America's Energy Crossroads
Posted May 18, 2011
The future is going to require a lot of energy, of all kinds. World energy consumption is projected to grow nearly 50 percent by 2035. Renewable energy is projected to increase by nearly 200 percent by 2035 over 2008, thanks to leadership and investment from our own industry and others.
As energy needs grow, our energy supplies will need to grow with them. That will include a robust renewable energy sector. But the Energy Information Administration projections show that renewables will meet only about 13 percent of the nation's energy needs in 2035, with oil and natural gas supplying about 55 percent. For the sake of our future, we need renewable energy technology to grow. But, for the sake of our economy, oil and natural gas will remain a key part of our energy sector for decades to come.
Our economy is struggling and our industry has the power to help. We could invest more, create more jobs, increase revenue to our government and produce more of what we consume. But we don't have enough access to our nation's ample reserves to make this happen.
We are ready to get back to work. We need to get back to work. Poll after poll show that Americans agree. The latest - a CNN poll released in April - shows 69 percent of Americans support expanded offshore drilling. They see our industry as an engine that can create jobs, secure our energy supplies and improve the economy. And they are right.
Up to one million jobs can be created through pro-growth policies. But we still face too many restrictions. Some are self-inflicted by government policy. Since May 2010, Gulf oil production has been declining. And the Energy Information Administration projects that overall domestic oil production will decline this year - and that Gulf production will be down more than 25 percent in 2012 over 2010.
Our energy reality reminds us that we need to produce as much American oil and natural gas as possible. The best reasons to expand domestic production are jobs, revenue and energy security. Boosting production will undoubtedly add a charge to the economy and help insulate our economy from events in unstable nations.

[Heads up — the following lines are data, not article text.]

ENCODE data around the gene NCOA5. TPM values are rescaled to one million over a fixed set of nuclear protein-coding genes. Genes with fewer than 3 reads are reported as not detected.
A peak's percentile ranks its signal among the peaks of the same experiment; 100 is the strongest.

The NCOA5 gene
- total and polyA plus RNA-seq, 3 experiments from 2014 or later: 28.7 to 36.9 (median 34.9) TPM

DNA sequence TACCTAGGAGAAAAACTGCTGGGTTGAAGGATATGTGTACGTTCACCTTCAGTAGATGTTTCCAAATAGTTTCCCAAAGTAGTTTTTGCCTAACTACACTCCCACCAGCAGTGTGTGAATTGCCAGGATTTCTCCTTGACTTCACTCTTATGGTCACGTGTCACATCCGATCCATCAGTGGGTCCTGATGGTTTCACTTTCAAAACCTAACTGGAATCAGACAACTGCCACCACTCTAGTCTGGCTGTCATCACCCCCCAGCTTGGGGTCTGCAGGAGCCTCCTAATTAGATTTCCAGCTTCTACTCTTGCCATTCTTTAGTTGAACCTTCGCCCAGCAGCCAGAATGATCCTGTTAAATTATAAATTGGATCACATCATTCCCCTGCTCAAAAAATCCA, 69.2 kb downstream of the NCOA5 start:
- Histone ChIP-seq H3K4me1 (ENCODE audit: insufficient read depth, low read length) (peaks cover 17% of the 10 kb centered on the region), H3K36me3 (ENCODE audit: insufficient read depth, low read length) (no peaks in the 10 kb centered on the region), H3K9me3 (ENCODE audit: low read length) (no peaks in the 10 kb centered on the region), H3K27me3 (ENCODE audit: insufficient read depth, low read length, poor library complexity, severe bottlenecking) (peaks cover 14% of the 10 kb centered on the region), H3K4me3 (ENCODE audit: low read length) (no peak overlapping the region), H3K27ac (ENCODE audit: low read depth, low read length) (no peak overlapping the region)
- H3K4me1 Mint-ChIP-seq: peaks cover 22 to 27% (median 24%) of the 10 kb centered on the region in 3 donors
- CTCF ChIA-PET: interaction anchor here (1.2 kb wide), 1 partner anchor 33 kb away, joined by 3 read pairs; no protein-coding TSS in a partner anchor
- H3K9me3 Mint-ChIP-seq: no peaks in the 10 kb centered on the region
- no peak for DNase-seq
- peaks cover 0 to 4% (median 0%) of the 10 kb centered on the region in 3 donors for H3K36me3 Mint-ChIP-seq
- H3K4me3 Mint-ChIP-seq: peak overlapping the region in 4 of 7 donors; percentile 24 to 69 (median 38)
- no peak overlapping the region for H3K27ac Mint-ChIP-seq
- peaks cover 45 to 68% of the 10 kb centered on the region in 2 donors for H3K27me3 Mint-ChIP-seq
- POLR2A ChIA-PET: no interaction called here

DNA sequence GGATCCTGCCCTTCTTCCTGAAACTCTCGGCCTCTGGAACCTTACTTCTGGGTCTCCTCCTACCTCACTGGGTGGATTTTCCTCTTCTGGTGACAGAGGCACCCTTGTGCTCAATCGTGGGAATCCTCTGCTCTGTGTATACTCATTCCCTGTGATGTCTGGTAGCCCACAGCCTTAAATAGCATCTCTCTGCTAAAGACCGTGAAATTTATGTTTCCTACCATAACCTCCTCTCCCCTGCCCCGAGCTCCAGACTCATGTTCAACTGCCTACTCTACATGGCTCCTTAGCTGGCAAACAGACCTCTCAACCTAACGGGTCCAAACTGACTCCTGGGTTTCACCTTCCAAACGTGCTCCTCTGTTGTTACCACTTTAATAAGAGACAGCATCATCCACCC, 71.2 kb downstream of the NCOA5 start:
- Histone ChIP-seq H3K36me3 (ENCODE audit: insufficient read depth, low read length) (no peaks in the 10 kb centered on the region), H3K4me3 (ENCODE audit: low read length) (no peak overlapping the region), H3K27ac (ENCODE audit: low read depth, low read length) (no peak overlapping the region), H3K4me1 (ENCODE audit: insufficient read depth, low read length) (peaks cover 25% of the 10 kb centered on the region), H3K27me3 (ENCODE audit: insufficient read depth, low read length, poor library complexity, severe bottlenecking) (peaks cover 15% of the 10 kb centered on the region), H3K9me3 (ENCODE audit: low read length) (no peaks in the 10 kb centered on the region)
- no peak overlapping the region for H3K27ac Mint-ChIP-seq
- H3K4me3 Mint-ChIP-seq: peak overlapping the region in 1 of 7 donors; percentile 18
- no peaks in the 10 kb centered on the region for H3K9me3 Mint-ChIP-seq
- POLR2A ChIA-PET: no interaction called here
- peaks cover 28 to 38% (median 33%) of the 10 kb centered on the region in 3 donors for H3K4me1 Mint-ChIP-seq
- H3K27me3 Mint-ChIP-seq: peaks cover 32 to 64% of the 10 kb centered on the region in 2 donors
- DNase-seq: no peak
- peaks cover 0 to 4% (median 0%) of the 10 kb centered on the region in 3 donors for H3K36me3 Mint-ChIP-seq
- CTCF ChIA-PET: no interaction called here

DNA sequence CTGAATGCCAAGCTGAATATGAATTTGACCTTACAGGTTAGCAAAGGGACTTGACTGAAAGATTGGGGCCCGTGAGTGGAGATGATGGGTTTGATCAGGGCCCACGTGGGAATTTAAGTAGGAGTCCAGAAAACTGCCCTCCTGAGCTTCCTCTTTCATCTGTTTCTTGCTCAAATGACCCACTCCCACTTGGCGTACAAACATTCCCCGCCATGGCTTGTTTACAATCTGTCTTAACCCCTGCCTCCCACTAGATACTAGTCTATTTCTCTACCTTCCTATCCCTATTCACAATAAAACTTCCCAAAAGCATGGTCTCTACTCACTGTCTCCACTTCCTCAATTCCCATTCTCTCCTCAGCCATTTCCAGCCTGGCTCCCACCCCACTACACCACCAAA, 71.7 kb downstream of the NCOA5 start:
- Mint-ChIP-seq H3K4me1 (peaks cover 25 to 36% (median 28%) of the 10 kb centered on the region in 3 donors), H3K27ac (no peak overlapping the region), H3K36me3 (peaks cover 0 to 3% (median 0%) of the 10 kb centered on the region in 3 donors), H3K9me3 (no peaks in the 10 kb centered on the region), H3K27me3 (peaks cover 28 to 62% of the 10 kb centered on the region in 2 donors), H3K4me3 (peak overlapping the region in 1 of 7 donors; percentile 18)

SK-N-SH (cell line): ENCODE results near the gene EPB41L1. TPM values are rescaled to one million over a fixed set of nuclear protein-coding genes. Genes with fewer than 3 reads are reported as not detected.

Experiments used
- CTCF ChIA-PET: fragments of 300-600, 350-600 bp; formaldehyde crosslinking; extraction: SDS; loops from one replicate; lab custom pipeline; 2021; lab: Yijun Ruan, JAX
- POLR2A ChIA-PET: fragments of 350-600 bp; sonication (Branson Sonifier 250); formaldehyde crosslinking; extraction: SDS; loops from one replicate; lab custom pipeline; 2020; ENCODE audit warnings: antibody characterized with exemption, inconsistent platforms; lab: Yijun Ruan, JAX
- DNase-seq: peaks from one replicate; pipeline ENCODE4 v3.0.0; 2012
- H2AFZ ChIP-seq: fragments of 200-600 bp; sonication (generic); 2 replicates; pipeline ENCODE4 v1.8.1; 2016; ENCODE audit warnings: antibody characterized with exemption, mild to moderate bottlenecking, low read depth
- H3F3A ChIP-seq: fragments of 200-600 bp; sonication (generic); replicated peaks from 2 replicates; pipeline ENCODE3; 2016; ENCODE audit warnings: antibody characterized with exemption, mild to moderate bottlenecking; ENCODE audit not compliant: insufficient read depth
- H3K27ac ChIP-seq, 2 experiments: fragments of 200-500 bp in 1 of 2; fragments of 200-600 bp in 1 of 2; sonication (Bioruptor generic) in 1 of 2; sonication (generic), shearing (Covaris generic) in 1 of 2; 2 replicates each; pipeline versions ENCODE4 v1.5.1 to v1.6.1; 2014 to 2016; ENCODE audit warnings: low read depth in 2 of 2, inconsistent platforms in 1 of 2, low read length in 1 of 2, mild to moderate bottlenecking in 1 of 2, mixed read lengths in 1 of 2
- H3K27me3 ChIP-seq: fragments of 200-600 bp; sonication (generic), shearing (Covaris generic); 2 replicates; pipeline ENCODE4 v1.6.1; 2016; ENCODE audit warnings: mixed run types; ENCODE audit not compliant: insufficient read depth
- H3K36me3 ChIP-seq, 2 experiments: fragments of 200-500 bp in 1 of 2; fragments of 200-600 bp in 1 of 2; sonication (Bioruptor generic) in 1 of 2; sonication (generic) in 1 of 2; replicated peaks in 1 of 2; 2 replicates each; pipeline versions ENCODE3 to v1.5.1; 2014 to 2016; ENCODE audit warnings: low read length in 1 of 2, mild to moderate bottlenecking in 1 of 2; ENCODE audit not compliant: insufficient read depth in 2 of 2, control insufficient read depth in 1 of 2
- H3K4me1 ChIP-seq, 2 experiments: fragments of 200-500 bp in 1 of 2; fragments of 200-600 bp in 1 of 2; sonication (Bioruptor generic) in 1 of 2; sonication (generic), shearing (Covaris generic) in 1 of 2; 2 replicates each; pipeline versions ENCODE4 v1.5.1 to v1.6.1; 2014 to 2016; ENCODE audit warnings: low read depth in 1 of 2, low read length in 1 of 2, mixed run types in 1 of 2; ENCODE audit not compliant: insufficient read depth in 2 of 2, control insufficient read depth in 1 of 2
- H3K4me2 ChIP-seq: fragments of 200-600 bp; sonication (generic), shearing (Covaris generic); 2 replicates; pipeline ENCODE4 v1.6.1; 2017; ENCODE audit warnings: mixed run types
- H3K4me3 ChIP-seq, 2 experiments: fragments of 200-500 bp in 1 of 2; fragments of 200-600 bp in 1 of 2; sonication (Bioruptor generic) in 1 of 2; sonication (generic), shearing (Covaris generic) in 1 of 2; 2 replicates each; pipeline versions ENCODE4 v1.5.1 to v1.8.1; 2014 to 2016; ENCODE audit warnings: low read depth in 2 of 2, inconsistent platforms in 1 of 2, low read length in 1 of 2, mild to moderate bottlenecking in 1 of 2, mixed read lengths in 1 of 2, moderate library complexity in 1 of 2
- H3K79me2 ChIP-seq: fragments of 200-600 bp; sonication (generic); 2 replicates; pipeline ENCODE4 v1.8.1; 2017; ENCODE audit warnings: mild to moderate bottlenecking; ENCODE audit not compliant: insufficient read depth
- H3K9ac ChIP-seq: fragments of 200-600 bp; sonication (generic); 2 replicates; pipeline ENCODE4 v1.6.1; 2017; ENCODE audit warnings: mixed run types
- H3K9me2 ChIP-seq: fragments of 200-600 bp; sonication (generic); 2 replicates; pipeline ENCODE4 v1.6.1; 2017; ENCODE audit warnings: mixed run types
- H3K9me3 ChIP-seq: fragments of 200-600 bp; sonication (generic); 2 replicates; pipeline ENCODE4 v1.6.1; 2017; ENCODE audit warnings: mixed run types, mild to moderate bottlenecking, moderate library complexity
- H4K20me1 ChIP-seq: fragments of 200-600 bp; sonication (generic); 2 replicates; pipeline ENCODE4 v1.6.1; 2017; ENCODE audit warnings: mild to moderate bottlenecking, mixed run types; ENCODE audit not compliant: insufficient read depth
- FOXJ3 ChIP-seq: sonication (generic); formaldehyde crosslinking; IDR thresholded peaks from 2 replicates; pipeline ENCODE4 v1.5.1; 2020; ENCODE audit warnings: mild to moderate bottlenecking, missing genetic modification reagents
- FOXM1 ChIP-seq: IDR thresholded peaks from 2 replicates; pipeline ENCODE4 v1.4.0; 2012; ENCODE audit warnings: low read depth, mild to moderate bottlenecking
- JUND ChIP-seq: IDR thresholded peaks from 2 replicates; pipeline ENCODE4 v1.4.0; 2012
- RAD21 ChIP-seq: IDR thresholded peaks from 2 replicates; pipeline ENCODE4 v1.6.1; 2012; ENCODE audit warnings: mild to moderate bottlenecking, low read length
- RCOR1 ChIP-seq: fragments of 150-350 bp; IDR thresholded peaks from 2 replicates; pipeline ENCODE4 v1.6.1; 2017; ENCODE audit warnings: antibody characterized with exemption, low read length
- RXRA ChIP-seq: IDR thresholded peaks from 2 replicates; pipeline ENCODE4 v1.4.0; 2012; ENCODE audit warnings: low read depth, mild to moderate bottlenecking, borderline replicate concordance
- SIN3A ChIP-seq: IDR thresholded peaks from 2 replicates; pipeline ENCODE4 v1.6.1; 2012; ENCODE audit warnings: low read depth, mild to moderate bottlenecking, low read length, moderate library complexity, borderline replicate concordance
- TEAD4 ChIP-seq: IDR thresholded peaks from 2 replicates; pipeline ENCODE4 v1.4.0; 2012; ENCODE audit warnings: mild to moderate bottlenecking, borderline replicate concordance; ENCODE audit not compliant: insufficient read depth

Right now we are at a crossroads. In one direction is a future with more access to our energy resources, with more jobs and a better economy, and with more government revenue. In the other directions are taxes and restriction to access. This is a future with more imports, more expensive energy and more deficits.
Our industry has a plan for the future. It's a future where energy will become more abundant with less carbon emissions. It's a future with more jobs and a better economy. It is, indeed, an exciting future and I'm happy that our industry will be a part of it.
I recently spoke with KCAL 9 in Los Angeles about these important issues, and you can view my appearance by clicking here.
About The Author
Jack N. Gerard is president and CEO of the American Petroleum Institute (API), the national trade association that represents all aspects of America’s oil and natural gas industry. He also has served as the president and CEO of trade associations representing the chemical and mining industries. Jack understands how Washington works. He spent several years working in the U.S. Senate and House, and co-founded a Washington-based government relations consulting firm. A native of Idaho, Jack also is very active in the Boy Scouts of America, a university graduate program on politics, and his church’s leadership. He and his wife are the proud parents of eight children, including twin boys adopted from Guatemala.
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